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Polish opposition set to unseat ruling nationalists, marking significant political change.

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Polish opposition set to unseat ruling nationalists, marking significant political change.

Poland’s Ruling Nationalists Face Potential Power Shift in Election

Poland’s ruling nationalists appear to have lost their parliamentary majority in the nation’s most pivotal election in decades. This outcome could lead to a significant political shift as opposition parties vie for power.

The ruling Law and Justice (PiS) party has been in power since 2015, but has frequently clashed with the European Union over issues such as the rule of law, media freedom, migration, and LGBT rights. Opposition parties have pledged to repair relations with Brussels and reverse reforms that critics argue undermine democratic standards.

An Ipsos late exit poll suggests that PiS secured 36.6% of the vote, which would result in 198 lawmakers in the lower house of parliament. On the other hand, opposition parties, led by Donald Tusk’s liberal Civic Coalition (KO), are projected to win 248 seats, with KO receiving 31.0% of the votes.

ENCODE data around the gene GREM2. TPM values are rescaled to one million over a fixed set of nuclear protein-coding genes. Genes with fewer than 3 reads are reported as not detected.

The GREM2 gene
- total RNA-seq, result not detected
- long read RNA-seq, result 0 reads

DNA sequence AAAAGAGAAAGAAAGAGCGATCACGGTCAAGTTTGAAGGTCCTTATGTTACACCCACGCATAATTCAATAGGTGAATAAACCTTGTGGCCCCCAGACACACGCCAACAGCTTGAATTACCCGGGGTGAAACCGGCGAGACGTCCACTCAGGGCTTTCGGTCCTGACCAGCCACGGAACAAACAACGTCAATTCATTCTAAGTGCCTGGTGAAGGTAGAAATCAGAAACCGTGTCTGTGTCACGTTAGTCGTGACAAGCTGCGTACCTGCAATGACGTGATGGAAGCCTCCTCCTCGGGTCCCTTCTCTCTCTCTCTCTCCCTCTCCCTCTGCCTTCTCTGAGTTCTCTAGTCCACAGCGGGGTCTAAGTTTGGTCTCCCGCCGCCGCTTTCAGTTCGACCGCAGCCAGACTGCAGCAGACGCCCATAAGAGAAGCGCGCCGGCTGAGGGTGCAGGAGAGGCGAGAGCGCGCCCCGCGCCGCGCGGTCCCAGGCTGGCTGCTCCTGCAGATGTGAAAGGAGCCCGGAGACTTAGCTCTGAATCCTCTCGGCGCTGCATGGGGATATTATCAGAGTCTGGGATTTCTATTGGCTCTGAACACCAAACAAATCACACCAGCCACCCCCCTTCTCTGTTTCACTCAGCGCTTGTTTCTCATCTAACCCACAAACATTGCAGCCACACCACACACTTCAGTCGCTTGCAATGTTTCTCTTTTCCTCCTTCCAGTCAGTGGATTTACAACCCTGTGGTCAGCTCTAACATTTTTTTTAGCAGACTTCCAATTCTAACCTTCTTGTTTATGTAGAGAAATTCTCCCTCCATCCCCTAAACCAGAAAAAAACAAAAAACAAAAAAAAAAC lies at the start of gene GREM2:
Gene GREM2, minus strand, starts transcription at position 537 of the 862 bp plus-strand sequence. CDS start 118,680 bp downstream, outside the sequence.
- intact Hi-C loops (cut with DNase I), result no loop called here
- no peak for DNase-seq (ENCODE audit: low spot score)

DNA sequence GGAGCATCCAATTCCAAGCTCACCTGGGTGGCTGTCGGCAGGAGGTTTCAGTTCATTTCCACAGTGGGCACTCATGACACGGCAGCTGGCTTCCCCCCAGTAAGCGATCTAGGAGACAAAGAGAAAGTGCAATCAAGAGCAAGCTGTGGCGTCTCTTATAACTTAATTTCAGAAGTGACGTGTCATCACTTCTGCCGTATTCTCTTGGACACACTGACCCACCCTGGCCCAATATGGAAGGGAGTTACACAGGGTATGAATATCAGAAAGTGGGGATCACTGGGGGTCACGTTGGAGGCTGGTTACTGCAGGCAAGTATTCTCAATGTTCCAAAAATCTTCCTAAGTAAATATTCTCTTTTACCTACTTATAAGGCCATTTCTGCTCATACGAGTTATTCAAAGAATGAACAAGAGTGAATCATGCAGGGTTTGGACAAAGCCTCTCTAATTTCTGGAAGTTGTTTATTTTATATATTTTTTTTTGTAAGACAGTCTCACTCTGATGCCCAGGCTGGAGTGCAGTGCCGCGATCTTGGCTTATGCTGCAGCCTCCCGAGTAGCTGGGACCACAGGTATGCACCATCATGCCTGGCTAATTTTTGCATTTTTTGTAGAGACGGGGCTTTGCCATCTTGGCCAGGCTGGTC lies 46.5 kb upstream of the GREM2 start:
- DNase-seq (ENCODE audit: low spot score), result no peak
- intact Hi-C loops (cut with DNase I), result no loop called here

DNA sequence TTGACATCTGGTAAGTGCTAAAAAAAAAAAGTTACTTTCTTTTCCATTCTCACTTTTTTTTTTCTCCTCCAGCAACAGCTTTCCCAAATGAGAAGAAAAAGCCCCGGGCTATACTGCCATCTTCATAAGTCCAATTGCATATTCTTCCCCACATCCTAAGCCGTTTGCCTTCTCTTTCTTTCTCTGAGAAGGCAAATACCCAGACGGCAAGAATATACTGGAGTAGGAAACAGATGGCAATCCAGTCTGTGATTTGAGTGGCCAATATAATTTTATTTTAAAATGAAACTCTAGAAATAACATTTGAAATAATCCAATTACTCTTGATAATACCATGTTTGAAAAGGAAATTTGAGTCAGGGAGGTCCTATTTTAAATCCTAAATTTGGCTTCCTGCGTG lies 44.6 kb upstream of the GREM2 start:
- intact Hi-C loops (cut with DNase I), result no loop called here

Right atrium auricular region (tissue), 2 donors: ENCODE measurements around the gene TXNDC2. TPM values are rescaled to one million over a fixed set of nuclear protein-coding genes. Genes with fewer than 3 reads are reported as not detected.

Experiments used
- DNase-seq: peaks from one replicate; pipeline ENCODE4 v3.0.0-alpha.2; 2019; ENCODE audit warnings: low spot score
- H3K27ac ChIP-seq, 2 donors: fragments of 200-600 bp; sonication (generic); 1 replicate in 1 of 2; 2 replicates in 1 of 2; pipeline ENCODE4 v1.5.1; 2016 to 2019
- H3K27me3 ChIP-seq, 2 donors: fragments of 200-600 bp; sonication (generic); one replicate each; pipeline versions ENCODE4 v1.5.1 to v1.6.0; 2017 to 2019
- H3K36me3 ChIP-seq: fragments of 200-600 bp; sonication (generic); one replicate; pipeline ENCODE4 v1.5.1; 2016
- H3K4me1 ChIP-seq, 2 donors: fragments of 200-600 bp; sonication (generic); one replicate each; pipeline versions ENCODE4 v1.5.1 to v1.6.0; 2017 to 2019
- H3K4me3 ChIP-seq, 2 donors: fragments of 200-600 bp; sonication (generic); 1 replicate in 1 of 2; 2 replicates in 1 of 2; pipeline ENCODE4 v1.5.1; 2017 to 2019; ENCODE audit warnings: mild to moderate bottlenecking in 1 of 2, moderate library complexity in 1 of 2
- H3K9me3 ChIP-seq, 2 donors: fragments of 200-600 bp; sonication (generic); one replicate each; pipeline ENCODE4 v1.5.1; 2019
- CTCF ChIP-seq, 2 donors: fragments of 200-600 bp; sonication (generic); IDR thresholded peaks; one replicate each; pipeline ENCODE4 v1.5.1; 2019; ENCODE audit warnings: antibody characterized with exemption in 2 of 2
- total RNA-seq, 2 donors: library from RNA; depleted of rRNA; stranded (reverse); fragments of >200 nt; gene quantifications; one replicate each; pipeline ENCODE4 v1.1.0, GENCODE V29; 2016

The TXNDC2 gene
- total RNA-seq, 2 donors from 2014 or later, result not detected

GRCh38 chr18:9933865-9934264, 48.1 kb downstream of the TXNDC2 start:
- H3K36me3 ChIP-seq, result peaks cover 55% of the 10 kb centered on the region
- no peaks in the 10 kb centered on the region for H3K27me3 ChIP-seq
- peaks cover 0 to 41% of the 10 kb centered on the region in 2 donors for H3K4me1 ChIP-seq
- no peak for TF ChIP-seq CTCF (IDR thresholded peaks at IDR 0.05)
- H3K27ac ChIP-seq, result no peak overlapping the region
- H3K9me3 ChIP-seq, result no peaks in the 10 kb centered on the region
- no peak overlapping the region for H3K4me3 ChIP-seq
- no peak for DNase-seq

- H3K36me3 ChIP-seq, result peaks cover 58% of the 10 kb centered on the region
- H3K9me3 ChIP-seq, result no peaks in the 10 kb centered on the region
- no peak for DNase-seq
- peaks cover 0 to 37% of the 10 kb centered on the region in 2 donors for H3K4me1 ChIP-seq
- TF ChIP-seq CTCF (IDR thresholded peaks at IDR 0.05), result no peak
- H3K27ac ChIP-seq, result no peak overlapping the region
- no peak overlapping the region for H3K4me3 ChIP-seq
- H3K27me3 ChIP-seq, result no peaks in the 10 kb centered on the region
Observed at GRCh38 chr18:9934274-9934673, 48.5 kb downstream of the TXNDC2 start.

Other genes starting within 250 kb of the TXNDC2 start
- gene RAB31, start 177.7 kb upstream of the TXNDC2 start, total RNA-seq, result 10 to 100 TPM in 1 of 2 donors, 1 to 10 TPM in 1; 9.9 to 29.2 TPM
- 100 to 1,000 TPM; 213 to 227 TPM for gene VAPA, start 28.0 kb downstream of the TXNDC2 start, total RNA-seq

A victory for the opposition would have far-reaching implications, potentially reshaping Poland’s relationship with the European Union and representing a significant electoral outcome for Europe as a whole.

Cezary Tomczyk, a KO lawmaker, has called on President Andrzej Duda to allow the democratic camp to choose a candidate for prime minister, suggesting Donald Tusk as the natural choice. However, if the official results confirm the exit poll, Tusk and his allies may have to wait for weeks or even months before having a chance at forming a government.

President Duda, who is aligned with PiS, has stated that the winning party should have the first opportunity to form a government. With the far-right Confederation party falling below expectations with 6.4% of the vote, it is uncertain who Duda’s potential allies will be.

The delay in the release of the exit poll was attributed to an unexpectedly high voter turnout. Television footage showed long lines at polling stations, with some people waiting up to six hours to cast their votes.

Donald Tusk, expressing his jubilation following the release of the exit poll results, stated that democracy had triumphed and proclaimed the end of the PiS government. On the other hand, PiS leader Jaroslaw Kaczynski acknowledged the uncertainty surrounding the party’s future in office.

As news of the potential power shift spread, Poland’s currency, the zloty, strengthened by 1.2%.